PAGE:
“The inside of the old Camaro smelled like asphalt and desire, gasoline and dreams.” – Maggie Stiefvator, The Dream Thieves
One of civilization’s greatest inventions was the internal combustion engine. It revolutionized daily life freeing men from the toughest manual labor and making various forms of transportation once dreamt become possible. In 1888, Bertha Benz completed the first long-distance trip in a motorized carriage solidifying the limitless possibilities of mankind’s most pivotal invention. Since then, man has twisted, bent, and molded metal in intricate designs set atop four wheels to make daily lives faster, more productive, and ultimately more exciting.
The Chevrolet Camaro, an iconic muscle car, was produced in 1966 and made available to the public in 1967. Even the legions of diehard Ford enthusiasts can admit the Camaro is as American as apple pie. Along with the other iconic pony cars, the Camaro was created during a time of pent-up consumerism that exploded after World War II. Years of wartime had American consumers longing for bigger and faster cars, they needed excitement. Muscle cars were Detroit’s answer to trying to stop imported cars that had caught GI’s eyes overseas.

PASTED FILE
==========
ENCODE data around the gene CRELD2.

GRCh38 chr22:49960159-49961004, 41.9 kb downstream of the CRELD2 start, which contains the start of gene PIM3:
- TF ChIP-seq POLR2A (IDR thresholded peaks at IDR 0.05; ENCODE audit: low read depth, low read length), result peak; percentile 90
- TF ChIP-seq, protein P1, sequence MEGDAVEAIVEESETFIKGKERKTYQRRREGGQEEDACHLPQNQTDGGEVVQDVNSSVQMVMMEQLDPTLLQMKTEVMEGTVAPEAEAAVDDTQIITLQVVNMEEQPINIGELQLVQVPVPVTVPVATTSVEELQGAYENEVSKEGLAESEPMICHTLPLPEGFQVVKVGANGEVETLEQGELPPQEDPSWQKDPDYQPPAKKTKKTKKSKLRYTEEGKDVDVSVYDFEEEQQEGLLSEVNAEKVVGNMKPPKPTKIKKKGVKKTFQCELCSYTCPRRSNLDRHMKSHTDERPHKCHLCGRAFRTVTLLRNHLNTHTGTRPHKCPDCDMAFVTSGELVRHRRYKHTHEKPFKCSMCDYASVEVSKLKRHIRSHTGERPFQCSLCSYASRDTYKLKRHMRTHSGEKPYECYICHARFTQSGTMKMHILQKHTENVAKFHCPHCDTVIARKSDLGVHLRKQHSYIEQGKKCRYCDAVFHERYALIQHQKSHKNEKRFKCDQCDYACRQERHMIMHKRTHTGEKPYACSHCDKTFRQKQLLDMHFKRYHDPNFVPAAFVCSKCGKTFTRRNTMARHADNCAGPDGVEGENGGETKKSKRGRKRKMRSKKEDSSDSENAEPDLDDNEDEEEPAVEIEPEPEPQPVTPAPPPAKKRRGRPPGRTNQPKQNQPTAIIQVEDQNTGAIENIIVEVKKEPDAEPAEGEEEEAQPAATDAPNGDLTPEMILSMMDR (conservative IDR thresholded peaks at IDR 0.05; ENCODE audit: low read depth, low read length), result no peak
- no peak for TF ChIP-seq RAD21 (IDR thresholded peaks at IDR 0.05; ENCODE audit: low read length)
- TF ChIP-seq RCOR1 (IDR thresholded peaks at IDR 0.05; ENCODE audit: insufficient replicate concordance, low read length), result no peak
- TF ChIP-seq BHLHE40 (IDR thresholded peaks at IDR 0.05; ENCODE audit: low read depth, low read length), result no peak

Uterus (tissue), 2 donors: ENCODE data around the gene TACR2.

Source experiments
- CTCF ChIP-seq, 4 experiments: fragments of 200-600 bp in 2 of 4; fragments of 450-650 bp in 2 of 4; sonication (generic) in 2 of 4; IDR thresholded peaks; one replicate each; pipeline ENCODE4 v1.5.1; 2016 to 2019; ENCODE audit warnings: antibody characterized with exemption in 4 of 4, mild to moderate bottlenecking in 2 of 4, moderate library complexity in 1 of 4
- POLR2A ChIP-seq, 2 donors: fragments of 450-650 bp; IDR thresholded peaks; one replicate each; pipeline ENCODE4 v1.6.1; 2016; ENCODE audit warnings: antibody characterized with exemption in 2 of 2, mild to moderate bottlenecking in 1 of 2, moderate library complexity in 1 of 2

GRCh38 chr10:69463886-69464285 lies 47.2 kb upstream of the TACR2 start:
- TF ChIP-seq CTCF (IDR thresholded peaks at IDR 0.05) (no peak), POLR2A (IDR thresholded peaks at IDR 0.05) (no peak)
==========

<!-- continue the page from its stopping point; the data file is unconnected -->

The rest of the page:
Over its 50+ production years, the Camaro has undergone numerous changes and improvements, but has ultimately remained a symbol of American muscle and power. Unfortunately, with the rise of electric vehicles, Chevrolet has decided that in 2024 the sixth generation of the Camaro will be its final. Even with this devastating blow for legions of Camaro owners and fans, there is an upside. Certain model years have become more valuable and worth investing in.
Generation 1 1969 Model Year
One of the most recognizable years of any Camaro is also the best year to invest in. The 1969 model year introduced a major redesign and remains one of the most sought-after for collectors. The ‘69 Camaro featured a more aggressive look with a wider stance and a longer hood. It also had a variety of engine options, including the legendary 427 cubic inch V8. Through the COPO program, GM partnered with famed tuner Fred Gibb, creating the race bred ZL1 427. With only 69 ever produced due to their high cost, they have become extremely coveted. Same applies to the 1969 Yenko Chevrolet Camaro.
Generation 2 SS 1970 Model Year
The 1970 Camaro SS is considered one of the most desirable models of the SS series, with its rarity adding to its value as a collector’s item. The ‘70 SS is considered one of the most desirable Gen 2 models due to its sleek design, powerful engine options and superior handling. The Camaro SS may not have had a 427 or a 454 but you could get a 396 making 375 horsepower. The following year, the L78-code that engine and specs disappeared from Camaro’s lineup.
Generation 3 IROC-Z 1990 Model Year